Next came the angst-ridden period of my life when I put all my eggs into the Hallmark employment basket. I was dead set on being a Hallmark writer. I knew it was the perfect job for me. I had my bags packed, ready to move to Kansas City. My head was full of gooey sap just waiting to be spilled onto the Hallmark page. I’d prepped myself with inordinate amounts of bad song lyrics and poetry that could hardly even be classified as such.

And I made it to the final cut. It was a lot like my Singing Hoosiers experience at IU. “Oh, you got this far — you’re definitely in!” And then my name wasn’t on the final posted list. Damn my inability to read music! Hallmark followed a similar path. My cousin once worked in their marketing department. “Your portfolio’s made it how far? You’re definitely in,” she assured me.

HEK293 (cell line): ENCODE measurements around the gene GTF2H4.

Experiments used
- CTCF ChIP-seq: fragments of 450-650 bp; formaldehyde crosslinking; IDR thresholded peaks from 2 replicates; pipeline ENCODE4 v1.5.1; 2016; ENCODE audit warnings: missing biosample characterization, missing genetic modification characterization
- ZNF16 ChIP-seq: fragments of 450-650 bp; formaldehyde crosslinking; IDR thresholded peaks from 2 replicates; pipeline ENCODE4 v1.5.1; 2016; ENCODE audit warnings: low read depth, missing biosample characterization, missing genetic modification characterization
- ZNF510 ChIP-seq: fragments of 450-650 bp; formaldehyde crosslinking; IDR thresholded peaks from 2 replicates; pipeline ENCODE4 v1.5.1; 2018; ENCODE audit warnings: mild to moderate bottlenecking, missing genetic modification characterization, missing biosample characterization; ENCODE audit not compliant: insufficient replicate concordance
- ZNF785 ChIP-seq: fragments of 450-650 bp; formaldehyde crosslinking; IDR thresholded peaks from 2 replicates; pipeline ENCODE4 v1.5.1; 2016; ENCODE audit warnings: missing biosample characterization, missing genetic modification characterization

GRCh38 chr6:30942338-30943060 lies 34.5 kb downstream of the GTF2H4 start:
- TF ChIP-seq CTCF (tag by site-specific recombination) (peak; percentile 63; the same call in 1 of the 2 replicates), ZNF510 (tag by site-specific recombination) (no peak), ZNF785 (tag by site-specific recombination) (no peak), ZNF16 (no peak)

And then I wasn’t.

In case you’re wondering, I still have that Hallmark portfolio. It’s a little yellowed around the edges, but the sentiment is still strong. I pull it out occasionally and flip through the pages. And I think, “Damn. I would totally have bought that card.”

We still look back and consider the notion that I landed my first corporate job somewhat of a miracle. The interview process was… well, tainted with a bit of stupidity. While speaking with my hiring manager, I actually said, “Stuff and stuff” in response to one of her questions. It’s lived in infamy around here. When one of us doesn’t quite know what to say, we respond with the always-effective and widely-misunderstood “stuff and stuff.”